Asked if Israel was likely to see the formation of a national unity government under such a formula, Diskin said: “I still believe that people are so stubborn and [that] the hatred toward Netanyahu is so big, the chance of a third round of elections is higher. … But there is a real chance for a national unity government based on principles like I described.”
Another possibility is a minority government.
Gantz’s Blue and White could form one with Labor and the Democratic Union, two left-of-center parties, and with Liberman’s Yisrael Beytenu. It would control only 52 seats in Knesset while the right-wing opposition would have 55.
Gantz would need at least another four votes from the outside to put him over the top; these would come from members of the Joint List, an alliance of four predominantly Arab parties.
On Sunday evening, the Likud held an “emergency rally” against a government that relies on votes from the Joint List for its existence. Netanyahu told a crowd of thousands that such a government would be “celebrated in Tehran, Ramallah and Gaza, just like they celebrate terror attacks against Israel.”
Dr. Chaim B. Weizmann, a lecturer at the Interdisciplinary Center Herzliya’s Lauder School of Government, Diplomacy and Strategy, told The Media Line that only four of the Joint List’s 13 Knesset members would be needed.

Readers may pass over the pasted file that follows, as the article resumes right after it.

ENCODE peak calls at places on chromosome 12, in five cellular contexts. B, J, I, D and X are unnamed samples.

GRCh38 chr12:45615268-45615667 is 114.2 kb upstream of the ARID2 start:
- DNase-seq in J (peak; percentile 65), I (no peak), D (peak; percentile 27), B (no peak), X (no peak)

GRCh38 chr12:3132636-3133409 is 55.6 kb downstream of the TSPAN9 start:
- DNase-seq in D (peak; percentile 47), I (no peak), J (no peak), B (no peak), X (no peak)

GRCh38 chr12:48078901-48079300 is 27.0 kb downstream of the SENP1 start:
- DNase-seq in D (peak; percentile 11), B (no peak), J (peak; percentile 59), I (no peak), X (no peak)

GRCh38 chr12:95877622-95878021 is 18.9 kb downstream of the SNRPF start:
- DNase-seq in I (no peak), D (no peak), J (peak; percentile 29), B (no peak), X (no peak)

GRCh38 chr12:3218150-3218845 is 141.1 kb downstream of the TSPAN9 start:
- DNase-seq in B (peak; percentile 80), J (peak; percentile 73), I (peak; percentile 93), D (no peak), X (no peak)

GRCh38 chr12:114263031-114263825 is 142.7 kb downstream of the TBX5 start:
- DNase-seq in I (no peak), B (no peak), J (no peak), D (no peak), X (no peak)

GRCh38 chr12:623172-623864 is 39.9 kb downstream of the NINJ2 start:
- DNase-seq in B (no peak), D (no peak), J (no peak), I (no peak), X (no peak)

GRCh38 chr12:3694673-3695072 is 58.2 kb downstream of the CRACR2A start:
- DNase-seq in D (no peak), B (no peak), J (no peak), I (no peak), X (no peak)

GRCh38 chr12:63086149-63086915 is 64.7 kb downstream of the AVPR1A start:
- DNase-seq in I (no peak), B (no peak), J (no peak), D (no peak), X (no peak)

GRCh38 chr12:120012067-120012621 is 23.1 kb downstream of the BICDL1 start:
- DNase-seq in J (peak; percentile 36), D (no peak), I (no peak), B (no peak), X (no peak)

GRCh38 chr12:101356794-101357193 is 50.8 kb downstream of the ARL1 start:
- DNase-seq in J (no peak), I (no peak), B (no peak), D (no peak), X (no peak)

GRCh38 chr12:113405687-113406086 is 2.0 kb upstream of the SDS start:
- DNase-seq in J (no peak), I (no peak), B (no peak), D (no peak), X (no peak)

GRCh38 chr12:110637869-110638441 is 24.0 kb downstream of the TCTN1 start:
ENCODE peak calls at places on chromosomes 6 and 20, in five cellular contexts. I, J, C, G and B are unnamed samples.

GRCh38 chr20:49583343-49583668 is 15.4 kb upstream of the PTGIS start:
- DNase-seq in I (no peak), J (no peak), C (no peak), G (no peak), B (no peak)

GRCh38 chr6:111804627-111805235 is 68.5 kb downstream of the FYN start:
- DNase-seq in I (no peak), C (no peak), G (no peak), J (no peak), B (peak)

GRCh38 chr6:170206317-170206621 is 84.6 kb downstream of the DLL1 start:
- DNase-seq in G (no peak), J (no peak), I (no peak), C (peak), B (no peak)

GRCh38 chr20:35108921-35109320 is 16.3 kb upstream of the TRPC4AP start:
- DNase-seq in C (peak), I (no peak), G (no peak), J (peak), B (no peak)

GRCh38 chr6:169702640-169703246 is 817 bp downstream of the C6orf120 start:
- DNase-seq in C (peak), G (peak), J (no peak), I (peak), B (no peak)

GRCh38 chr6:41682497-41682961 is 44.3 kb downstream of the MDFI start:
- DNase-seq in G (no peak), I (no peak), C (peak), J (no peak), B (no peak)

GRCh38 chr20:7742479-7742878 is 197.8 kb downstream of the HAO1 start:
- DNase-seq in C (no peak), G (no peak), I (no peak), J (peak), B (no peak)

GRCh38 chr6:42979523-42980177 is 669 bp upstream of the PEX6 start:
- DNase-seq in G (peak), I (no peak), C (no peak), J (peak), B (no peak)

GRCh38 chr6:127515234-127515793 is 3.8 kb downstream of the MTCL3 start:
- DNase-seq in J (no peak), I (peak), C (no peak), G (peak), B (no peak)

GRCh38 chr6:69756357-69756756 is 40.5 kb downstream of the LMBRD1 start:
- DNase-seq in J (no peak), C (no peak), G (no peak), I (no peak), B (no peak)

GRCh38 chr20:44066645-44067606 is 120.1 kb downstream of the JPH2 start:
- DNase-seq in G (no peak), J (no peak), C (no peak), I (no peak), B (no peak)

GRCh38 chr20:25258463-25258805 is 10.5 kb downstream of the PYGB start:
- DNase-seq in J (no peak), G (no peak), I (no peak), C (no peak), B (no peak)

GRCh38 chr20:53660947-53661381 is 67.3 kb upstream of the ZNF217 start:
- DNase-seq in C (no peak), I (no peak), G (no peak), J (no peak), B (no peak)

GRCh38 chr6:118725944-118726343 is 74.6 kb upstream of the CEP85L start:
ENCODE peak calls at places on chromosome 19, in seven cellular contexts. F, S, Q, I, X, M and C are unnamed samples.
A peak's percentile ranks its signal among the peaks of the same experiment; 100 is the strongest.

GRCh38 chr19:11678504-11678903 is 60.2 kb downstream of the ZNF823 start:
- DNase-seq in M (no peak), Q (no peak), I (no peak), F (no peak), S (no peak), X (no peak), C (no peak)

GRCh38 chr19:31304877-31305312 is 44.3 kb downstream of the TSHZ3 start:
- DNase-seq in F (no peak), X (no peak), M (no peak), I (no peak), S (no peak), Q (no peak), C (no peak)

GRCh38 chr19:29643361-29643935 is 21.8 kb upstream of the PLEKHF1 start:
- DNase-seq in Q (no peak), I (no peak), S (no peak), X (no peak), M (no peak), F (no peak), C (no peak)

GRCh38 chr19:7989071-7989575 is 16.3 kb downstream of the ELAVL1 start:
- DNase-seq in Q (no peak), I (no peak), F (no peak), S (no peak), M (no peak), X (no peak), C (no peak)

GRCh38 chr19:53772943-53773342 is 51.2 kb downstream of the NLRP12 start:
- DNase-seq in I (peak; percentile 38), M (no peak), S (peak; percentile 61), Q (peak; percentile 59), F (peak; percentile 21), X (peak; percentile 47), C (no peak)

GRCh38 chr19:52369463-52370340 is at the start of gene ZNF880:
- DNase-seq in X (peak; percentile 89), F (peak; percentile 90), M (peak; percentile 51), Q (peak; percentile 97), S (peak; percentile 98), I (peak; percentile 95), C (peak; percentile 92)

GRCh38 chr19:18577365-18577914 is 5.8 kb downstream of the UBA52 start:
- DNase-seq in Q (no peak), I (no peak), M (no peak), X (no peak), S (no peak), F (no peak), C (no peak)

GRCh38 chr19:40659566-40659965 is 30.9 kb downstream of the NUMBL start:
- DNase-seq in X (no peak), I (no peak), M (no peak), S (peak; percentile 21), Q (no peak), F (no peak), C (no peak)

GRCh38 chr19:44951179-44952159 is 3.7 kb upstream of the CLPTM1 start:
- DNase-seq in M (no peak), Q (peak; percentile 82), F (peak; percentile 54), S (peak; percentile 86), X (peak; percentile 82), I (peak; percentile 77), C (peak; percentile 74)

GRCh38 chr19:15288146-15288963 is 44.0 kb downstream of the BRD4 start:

“For Balad, it would be most difficult to support a Zionist, Jewish government,” he said, referring to the most radical, anti-Zionist component of the Joint List, with its three seats.
Some Joint List Knesset members have made it clear they would support a Gantz government. MK Aida Touma-Sliman, interviewed on Army Radio, said: “Gantz and Blue and White need to decide finally if they are interested in removing Netanyahu from office. They know where to turn.”
Mohammad Darawshe, a political strategist at the dovish Givat Haviva Institute, told The Media Line that “Netanyahu’s expanded, vicious attack on our political participation” has increased the motivation among Israeli-Arabs for his removal.
“He’s seen as spearheading the process of delegitimization of Arab citizens of Israel,” he explained.
“The Arab parties are willing to play a game that is not 100% in their interest … knowing that Gantz does not give them the full package of legitimization,” he continued, “but at least they agree on current tactics [if not] on strategy.”